Letters to the Editor 2/3/22 | Letters to the Editor | Bend | The Source Weekly - Bend, Oregon
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Letters to the Editor 2/3/22 

Can it happen in Oregon, too?, RE: Climate Change Letters, 1/20, RE: New Sunriver Station and Trails Funded News, 1/20

Editor's note:

It's the first week of February, and that means Black History Month. In the coming days I'll give you some details about events we are sponsoring to mark the occasion—but for now, our Picks page and our events calendar offer more ways to engage and perhaps learn something new. This week we're also happy to bring you a new and updated Takeout Guide, which gives you info on the places offering takeout, and which places also offer delivery. We spend countless hours calling and confirming the details found inside—so tuck that guide away for a rainy day when you don't want to cook. Alongside that guide is a story from Reporter Jack Harvel about how some restaurants and carts are pushing back against delivery apps they never asked to be part of. An appetizing read! Enjoy your week and as always, thanks for reading.

Can it happen in Oregon, too?

What do the following have in common? Wolves dying in snares and traps, shot at night using thermal imaging devices and night vision goggles, gunned down while being chased by snowmobiles and helicopters, and pups killed in their dens. To date, these inhumane methods, sanctioned by Montana, Idaho and Wyoming, caused the deaths of 181 wolves in Montana, and 495 in Idaho. A Wisconsin free-for-all allowed 216 wolves to be killed in three days, exceeding their maximum allowed by 82%.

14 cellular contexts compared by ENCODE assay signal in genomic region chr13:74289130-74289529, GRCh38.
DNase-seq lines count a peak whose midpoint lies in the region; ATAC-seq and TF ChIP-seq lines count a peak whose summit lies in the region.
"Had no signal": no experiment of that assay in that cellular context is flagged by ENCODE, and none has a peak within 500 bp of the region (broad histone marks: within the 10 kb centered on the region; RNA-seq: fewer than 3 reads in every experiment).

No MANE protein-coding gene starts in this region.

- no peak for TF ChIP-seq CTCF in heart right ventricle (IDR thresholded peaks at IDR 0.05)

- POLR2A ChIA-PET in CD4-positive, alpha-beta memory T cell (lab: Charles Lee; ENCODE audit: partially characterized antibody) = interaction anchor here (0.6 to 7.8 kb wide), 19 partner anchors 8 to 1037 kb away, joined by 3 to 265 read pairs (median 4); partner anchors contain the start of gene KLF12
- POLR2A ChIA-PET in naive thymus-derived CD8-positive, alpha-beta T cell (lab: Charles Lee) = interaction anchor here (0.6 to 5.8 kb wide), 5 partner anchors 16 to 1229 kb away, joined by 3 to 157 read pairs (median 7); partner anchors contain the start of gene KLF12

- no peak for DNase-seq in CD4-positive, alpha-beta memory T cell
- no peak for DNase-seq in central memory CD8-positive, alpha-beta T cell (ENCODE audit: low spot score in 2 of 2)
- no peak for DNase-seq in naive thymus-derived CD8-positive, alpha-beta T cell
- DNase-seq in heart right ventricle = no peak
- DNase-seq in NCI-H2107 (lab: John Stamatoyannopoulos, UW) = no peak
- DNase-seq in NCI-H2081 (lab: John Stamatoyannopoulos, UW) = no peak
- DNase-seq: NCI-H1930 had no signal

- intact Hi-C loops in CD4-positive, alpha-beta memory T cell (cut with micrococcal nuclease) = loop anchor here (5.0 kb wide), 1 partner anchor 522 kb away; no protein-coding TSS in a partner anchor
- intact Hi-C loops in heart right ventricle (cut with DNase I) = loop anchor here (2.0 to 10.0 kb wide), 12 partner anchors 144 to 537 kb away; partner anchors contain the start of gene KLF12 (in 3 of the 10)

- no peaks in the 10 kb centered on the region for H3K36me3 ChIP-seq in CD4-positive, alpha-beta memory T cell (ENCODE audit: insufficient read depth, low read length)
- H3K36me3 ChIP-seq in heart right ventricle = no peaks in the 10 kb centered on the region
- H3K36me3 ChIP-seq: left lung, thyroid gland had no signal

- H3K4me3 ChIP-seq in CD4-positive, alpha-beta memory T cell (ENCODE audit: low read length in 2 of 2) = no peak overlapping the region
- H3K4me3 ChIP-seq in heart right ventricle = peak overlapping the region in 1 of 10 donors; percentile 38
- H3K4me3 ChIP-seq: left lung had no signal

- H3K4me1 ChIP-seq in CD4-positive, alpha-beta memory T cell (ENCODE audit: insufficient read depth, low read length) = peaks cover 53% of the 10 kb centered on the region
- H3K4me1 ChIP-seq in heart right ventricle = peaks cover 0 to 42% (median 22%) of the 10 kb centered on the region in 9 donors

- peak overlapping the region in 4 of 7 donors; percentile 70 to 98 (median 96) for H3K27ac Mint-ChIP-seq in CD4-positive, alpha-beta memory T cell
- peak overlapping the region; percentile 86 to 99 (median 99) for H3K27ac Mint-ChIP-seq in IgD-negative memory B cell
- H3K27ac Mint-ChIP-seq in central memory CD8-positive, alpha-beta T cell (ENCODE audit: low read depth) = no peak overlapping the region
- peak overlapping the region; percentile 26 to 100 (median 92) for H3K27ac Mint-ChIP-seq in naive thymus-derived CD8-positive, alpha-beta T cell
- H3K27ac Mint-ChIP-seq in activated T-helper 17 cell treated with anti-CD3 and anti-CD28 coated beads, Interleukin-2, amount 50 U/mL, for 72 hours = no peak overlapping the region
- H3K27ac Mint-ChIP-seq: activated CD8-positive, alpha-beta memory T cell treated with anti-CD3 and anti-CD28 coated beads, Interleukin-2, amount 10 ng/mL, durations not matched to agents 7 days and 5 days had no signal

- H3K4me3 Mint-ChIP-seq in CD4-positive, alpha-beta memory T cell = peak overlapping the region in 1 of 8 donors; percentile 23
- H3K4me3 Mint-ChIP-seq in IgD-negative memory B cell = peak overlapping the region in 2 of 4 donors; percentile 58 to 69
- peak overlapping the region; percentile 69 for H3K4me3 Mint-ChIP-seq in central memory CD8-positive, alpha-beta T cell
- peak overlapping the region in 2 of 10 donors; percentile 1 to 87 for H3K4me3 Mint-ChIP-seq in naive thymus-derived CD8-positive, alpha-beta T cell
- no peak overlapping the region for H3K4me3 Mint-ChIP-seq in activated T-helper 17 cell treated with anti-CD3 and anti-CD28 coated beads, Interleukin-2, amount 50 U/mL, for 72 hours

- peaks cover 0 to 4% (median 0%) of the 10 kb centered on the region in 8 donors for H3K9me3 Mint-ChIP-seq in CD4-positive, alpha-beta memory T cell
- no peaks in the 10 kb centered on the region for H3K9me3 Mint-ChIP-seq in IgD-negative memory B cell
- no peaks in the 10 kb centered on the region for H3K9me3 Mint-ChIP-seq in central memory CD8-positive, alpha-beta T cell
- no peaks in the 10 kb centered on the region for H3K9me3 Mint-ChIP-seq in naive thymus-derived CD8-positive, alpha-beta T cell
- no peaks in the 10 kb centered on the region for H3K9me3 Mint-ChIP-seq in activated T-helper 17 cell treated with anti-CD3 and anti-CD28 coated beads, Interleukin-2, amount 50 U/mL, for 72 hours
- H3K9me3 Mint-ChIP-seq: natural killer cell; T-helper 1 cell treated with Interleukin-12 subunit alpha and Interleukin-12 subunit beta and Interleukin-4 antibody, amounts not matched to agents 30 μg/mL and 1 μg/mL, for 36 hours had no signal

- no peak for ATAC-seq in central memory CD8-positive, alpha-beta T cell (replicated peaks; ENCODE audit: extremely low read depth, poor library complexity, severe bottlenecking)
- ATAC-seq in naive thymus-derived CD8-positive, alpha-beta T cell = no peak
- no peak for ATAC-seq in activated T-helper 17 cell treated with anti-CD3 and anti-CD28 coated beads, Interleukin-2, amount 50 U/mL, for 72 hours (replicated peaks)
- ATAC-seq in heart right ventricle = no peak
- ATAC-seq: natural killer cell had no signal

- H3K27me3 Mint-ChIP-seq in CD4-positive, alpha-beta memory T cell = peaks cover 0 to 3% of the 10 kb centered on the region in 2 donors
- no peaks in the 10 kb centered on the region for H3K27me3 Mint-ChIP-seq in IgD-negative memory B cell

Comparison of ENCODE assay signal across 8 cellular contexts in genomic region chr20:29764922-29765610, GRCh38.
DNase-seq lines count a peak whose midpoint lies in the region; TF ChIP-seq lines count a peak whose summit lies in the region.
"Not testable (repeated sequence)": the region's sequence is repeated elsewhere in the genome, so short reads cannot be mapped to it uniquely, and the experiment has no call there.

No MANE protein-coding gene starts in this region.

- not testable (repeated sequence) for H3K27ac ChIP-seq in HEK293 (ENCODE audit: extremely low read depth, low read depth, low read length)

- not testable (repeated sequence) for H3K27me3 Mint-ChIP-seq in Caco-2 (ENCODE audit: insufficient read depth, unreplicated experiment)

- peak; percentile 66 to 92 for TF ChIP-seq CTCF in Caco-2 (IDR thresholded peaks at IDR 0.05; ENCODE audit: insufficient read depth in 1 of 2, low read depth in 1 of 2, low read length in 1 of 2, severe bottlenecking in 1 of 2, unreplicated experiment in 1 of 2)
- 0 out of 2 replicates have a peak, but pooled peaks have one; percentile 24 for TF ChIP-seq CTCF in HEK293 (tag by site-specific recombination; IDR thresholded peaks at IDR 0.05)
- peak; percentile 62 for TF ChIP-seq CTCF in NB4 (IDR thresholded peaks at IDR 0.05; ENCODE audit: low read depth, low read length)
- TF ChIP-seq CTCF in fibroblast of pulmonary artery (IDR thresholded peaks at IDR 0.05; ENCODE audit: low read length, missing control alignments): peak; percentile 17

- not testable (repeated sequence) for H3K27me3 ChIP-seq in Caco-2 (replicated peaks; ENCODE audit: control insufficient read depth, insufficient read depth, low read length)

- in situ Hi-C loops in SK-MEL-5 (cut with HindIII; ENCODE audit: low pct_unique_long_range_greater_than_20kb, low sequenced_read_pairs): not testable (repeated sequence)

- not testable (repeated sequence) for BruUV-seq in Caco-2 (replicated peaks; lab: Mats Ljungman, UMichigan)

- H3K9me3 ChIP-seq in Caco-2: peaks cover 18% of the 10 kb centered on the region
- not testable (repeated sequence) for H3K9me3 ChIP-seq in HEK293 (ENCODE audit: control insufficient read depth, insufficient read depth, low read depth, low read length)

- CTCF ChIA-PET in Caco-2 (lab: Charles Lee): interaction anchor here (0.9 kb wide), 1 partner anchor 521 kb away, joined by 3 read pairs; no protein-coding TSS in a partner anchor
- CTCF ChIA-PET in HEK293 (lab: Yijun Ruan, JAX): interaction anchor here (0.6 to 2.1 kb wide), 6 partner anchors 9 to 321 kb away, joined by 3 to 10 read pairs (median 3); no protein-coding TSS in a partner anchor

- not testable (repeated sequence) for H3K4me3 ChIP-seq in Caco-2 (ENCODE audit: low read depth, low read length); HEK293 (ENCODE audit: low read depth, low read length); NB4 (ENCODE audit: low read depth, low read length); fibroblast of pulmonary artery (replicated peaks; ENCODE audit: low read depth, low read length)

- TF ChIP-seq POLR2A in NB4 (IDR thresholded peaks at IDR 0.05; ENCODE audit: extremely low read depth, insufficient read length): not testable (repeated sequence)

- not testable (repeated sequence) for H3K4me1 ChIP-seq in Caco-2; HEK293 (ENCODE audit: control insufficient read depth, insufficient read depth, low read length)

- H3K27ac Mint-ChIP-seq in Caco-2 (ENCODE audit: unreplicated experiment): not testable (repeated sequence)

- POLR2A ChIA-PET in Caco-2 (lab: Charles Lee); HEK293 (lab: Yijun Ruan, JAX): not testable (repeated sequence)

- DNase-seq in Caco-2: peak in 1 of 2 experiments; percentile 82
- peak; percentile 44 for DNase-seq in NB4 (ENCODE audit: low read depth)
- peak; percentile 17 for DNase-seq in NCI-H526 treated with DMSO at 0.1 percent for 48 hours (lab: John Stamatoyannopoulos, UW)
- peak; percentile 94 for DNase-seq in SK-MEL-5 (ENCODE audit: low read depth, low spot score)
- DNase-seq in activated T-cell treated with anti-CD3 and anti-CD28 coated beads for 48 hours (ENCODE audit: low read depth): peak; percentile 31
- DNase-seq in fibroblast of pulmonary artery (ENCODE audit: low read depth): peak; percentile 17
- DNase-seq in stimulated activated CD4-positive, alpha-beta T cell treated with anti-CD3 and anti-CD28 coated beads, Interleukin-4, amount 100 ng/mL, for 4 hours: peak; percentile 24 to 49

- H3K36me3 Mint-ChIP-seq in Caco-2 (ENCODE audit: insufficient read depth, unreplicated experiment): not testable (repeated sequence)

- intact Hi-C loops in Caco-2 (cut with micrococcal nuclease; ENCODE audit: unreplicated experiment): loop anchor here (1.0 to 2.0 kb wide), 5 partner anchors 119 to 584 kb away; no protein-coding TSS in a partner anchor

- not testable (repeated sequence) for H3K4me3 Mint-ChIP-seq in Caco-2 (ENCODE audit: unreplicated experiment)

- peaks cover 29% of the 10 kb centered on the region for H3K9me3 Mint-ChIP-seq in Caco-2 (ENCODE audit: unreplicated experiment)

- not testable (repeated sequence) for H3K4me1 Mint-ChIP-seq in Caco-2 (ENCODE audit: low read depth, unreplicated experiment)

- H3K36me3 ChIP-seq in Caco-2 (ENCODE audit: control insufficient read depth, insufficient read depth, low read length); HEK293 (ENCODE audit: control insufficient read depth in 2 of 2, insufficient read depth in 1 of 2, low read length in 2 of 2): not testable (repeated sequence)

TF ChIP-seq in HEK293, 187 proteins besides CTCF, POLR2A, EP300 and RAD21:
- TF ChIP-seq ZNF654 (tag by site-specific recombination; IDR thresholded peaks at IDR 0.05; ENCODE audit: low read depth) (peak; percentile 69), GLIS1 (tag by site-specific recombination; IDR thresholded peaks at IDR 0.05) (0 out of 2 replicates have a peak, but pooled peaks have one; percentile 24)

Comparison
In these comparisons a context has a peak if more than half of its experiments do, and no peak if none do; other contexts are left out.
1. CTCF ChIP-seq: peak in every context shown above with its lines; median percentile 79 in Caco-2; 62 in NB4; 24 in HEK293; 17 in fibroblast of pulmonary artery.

Christmas may be over, but hikers in Sisters are still gazing at and walking in a winter wonderland! @easygoing.adventurer tagged us in this gorgeous shot of the mountains on a more than epic day.  Share your photos with us and tag us 
@sourceweekly for a chance to be featured here and as the Instagram of the Week in the Cascades Reader. Winners get a free print from @highdesertframeworks. - @EASYGOING.ADVENTURER/INSTAGRAM
  • @easygoing.adventurer/Instagram
  • Christmas may be over, but hikers in Sisters are still gazing at and walking in a winter wonderland! @easygoing.adventurer tagged us in this gorgeous shot of the mountains on a more than epic day. Share your photos with us and tag us @sourceweekly for a chance to be featured here and as the Instagram of the Week in the Cascades Reader. Winners get a free print from @highdesertframeworks.

The commonality is that Endangered Species Act protections were stripped from wolves in 2020. Disturbed by the above statistics? At this level of killing, wolves could become functionally extinct in a year. Outraged, 50 conservation groups filed petitions, asking Department of Interior Secretary Deb Haaland and U.S.Fish and Wildlife Service Director Martha Williams for emergency listing of gray wolves under ESA protections. One hundred scientists, 21 U.S. Senators and 79 Representatives filed their own letters. But, so far, nothing has been done by either agency.

More public input is needed, asking decision makers to list gray wolves under emergency ESA protections. 

These are facts:
*Wolves occupy only 15% of their historic territory. They are not fully recovered. *Without an apex predator, an ecosystem is considered unhealthy.